CROYDON COMMENTARY: DAVID CALLAM welcomes the Hammersfield redevelopment of the centre of town. After all, there is no alternative
The Whitgift Shopping City proposals are a way for the Whitgift Foundation to secure its financial future for decades to come.
Will the people of Croydon be paying extra council tax for years to fund a local authority investment in the scheme through compulsory purchase orders?
No. Council money will not be invested in the development. The CPO rules are clear: the council must have a commercial buyer ready to take immediate ownership of a property before it is allowed to issue an order.
Hence the debacle for the council in the past over the “Croydon Gateway” site next to East Croydon Station: it was never clear whether the developer had the funds available to buy it. Likewise Minerva, for all its bombast.
The closure plans for the Whitgift Centre need to be much better than the previous arrangement. Do you remember the upgrade of the centre in the mid-1990s? It was like The Somme. No bullets, but plenty of muck and duckboards for bewildered shoppers to cross the no-man’s-land of a building site.
Of course, there are risks in even a phased closure of a major shopping complex for three years. Neither Hammerson, nor Westfield, nor anyone else, knows what kind of retail market the Hammersfield shopping city will face when it re-opens.
But what is the alternative?
Croydon has been in decline as a shopping destination for decades – long before the most recent recession. I can remember retailers hoping that the last upgrade of the Whitgift Centre, now a generation ago, would bring long-lost shoppers back to the town. It didn’t. The consensus then was that the refurbishment hadn’t been radical enough.
Could the Whitgift Centre end up as a hole in the ground, like Bradford? Of course it’s possible, but I think it unlikely. The London economy has never been as badly hit as that of Yorkshire and there are too many ambitious politicians with reputations riding on the success of Croydon to allow it to fail.
You will accuse me of being heartless in not considering the short-term job losses; I’m not. I can remember interviewing successive groups of Allders staff as it became clear they had to go. It was difficult not to be moved by their stories. I would hope to minimise that kind of pain.
I believe the prospects for existing Croydon shop workers and for coming generations of retail staff will be brighter as a result of redevelopment. If we don’t do something now to halt the decline, many retail staff will lose their jobs anyway.
I believe there will be other big changes to Croydon as Hammersfield makes its presence felt in the town.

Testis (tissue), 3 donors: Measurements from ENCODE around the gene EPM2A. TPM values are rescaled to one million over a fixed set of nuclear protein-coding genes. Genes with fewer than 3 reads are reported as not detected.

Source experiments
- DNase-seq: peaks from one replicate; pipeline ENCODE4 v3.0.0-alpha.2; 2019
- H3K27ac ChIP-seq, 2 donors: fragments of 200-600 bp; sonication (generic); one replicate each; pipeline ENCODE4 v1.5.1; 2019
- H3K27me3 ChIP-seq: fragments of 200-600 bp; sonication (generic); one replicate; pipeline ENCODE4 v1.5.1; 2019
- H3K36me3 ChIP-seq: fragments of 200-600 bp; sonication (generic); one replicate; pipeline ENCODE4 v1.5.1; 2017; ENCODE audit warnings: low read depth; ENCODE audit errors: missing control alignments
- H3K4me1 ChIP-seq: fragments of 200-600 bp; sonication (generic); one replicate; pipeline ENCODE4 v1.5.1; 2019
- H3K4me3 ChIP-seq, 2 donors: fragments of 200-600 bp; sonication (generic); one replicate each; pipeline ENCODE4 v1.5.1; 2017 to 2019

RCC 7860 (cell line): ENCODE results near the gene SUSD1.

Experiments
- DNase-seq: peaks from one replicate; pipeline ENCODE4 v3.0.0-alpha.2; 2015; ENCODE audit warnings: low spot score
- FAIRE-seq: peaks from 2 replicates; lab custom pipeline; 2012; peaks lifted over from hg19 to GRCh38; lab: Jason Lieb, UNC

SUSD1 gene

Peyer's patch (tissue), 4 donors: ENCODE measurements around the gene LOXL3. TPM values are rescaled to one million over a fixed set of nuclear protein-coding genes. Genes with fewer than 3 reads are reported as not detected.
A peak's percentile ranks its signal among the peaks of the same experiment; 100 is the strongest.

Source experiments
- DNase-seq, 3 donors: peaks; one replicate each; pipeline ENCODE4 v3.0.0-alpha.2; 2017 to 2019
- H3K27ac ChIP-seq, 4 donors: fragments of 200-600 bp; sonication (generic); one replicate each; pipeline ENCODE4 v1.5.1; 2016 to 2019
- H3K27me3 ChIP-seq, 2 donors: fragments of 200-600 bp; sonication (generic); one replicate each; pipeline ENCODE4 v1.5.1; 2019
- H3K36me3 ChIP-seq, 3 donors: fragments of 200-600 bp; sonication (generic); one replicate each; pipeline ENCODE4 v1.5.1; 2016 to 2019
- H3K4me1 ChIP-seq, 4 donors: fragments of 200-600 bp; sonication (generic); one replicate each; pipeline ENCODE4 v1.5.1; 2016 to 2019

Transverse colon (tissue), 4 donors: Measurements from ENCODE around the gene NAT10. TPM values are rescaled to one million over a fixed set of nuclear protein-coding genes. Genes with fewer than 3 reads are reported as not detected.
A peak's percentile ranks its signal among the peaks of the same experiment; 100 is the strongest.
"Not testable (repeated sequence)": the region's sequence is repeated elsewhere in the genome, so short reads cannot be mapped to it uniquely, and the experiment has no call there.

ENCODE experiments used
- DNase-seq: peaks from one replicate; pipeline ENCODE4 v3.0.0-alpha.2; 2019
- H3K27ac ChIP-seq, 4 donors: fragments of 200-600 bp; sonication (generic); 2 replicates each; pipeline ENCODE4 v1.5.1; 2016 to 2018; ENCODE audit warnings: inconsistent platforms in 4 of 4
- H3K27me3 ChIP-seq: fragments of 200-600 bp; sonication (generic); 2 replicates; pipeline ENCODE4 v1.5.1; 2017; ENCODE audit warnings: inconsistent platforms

It will want the easiest possible access and egress by car to and from its shopping city.
Expect substantial proposals from Boris Johnson to re-model Fiveways and Purley Cross – but not before the local elections next month. And in a second phase, most likely to be made public after the General Election in 2015, expect further even bigger proposals to dual the A23 from Thornton Heath Pond or Mitcham Common to the M23.
The launch of Whitgift Shopping City will be massive, on the same scale as Stratford or White City, in an attempt to bring back to Croydon rich shoppers from the Surrey Hills and, I suspect, from as far south as the Sussex coast who haven’t shopped in the town for decades.
At present Croydon is a tip: the closure of Allders will have adversely affected every retailer in the town centre. Forget the PR hype coming from the council and others: the local economy is hurting.
Basically, we have two choices:
We can either manage the decline, waiting until somewhere further south decides to become a major retail destination. Then the remainder of our large stores will move out, leaving Croydon with just secondary shopping – a South Norwood or Streatham on speed.
Or we can reinvent ourselves as London’s largest shopping and entertainment destination, fit for the 21st century; the second-largest of its kind in the country after Trafford Park in Manchester.
I prefer the second option.
- Planning chief: ‘I don’t know how long Whitgift will be closed’
- Regenerate! Hammersfield £1bn scheme still lacks a traffic plan
- Minerva threaten legal challenge over Hammersfield scheme
- Money talks but 1% Cash deal could shape Hammersfield CPOs
- £1.5bn Hammersfield scheme hits a planning road block
- Mary Portas, Westfield, Bradford and a £1bn hole in the ground
Coming to Croydon
- David Lean Cinema: The Great Beauty, Apr 10
- Norwood Society Talk: Crystal Palace, Apr 17
- David Lean Cinema: Inside Llewyn Davis, Apr 17
- Opening of Marlpit Lane bowling and putting greens, Apr 17
- Arts and Crafts Market, Exchange Square, Apr 19
- Private Peaceful, Charles Cryer Theatre, Apr 23-26
- David Lean Cinema: Short Term, Apr 24
- Stop The Incinerator Beer and Bingo fund-raiser, Apr 28
- Norwood Society Talk: West Norwood – a place of change, May 15
- Croydon RFC charity memorial day, May 17
- Norwood Society Talk: The Concrete Church, June 19
- Crystal Palace Overground Festival, June 26-29
- Norwood Society Talk: War Memorials, Sep 18
- Norwood Society Talk: From Fire Station to Theatre, Oct 16
- Norwood Society Talk: Lambeth’s Archives, Nov 20
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